LONDON, Ont. – A jury in London, Ont., will have to decide if a man accused of murdering and dismembering his friend was provoked into a stabbing frenzy after an unwanted sexual advance, or whether he was “a calculated predator” acting out a depraved fantasy.
The two theories were presented to jurors on Monday as closing arguments were presented in the grisly case.
Crown prosecutors argued James McCullough was acting out a sick fantasy and knew what he was doing when he killed his friend and cut up his body in a hotel room in September 2013.
But McCullough’s defence lawyer suggested her client, who had been drinking and doing drugs, only stabbed his friend in a rage after an abrupt and troubling sexual advance from his buddy before blacking out.
McCullough, 22, has pleaded not guilty to first-degree murder and offering an indignity to a dead body in the death of 20-year-old Alex Fraser.
Fraser’s body parts were found in two hockey bags in a hotel room the two friends shared for a night.
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McCullough’s lawyer argued her client had no prior plan to kill his friend.
“You must find James McCullough guilty of manslaughter,” Lynda Lamb said. “Mr. McCullough did do a terrible thing, he stabbed his friend to death, but this was not premeditated murder. It was a reaction to the suddenness of the attack on him in the hotel room.”
If McCulloug had in fact planned a murder, he might have thought things through more and would have had a clear plan on how to dispose of the body and escape, Lamb added.
“All of these things are absent,” she said. “They’re absent because there was no prior plan to kill Alex Fraser.”
Crown prosecutors, however, suggested there never was any sexual advance made by Fraser and urged the jury to find McCullough guilty as charged.
“James McCullough is a calculated predator,” said Crown lawyer Meredith Gardiner, pointing to a violent rap poem by McCullough which she said referenced murder, dismemberment and cannibalism, as well as conversations he’d had with a nurse about fantasizing killing someone.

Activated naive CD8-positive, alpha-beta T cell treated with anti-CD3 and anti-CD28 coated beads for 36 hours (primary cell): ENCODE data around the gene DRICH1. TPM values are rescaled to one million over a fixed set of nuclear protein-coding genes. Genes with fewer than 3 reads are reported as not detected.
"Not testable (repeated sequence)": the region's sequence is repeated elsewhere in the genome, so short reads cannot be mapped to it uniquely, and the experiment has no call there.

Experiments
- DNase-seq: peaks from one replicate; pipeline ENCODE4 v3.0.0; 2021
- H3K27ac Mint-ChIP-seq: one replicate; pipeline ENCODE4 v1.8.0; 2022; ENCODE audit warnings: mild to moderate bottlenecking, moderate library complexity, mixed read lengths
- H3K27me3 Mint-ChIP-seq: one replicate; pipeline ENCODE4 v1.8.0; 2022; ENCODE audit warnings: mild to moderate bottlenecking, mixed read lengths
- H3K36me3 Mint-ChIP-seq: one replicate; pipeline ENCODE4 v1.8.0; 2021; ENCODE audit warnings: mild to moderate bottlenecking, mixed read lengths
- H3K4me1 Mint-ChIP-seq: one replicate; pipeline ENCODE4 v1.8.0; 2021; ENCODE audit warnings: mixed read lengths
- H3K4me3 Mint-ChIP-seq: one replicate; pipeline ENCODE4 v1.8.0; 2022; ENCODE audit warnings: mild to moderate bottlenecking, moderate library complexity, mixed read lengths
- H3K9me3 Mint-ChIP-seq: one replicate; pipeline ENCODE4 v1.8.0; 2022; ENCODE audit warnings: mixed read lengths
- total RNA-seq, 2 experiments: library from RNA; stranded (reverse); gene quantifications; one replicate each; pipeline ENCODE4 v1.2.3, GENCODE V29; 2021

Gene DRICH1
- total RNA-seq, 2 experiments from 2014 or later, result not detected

“He committed these offences for no reason other than he wanted to.”
The trial has heard that one Saturday night, after first drinking at McCullough’s home, the two friends took a cab from Orangeville, Ont., where they lived, to London, with Fraser clearly intoxicated at the time.
McCullough testified there were three reasons for the trip – to party, to go shopping for clothes and to conduct a home invasion on a residence where he once lived when he attended a college in the city.
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McCullough said he brought alcohol and two hockey bags on the trip, as well as a knife and knife sharpener that he said he usually had on hand “for protection,” because he was a drug dealer.
The jury heard that the men checked into a Travelodge, where McCullough gave a fake name, a fake address and paid for the room in cash.
Once in the room, the two young men drank about six shots of tequila each, talked about their plans in London and McCullough had some cocaine, the trial heard.
McCullough then went for a shower and when he emerged from the washroom, he said Fraser was standing in the room, naked, saying he wanted to have sex.
McCullough said he got angry and pushed Fraser, who made a grab for his genitals, he said. The two got into a tussle and Fraser fell, at which point McCullough said he “freaked out,” grabbed his knife and stabbed his friend twice.
He told the court he then blacked out and when he regained consciousness, his friend’s body parts were lying in a bathtub – a sight so horrific it caused him to throw up.
The Crown argued that McCullough’s blackout was “convenient” and made up.
“There’s no evidence before you that such a black out is even possible, or that someone could complete such a complicated and difficult task as dismembering a human body in such a state,”
Gardiner said. “The only reason for Mr. McCullough to dismember Alex’s body is because he was acting out his fantasy.”
Gardiner also noted that a clean piece of bone was found in a ziplock bag in McCullough’s backpack.
“It was a trophy, a souvenir, by which the accused could remember living out his fantasy,” she suggested. “That completely and utterly destroys the accused’s claim that he did not mean to kill Alex Fraser.”
The trial heard that after Fraser died, McCullough reached out to an old acquaintance in the hope of getting a ride out of town, but the friend refused.
McCullough eventually called 911, saying repeatedly “someone is dead and I am unarmed.”
When asked why he called police, McCullough said he did so “because it was the right thing to do.”
Gardiner pushed back against that explanation.
“If he had been even remotely interested in doing the right thing, he wouldn’t have lied about virtually everything to police,” she said. “When all the pieces are put together they paint a picture of planing and deliberation.”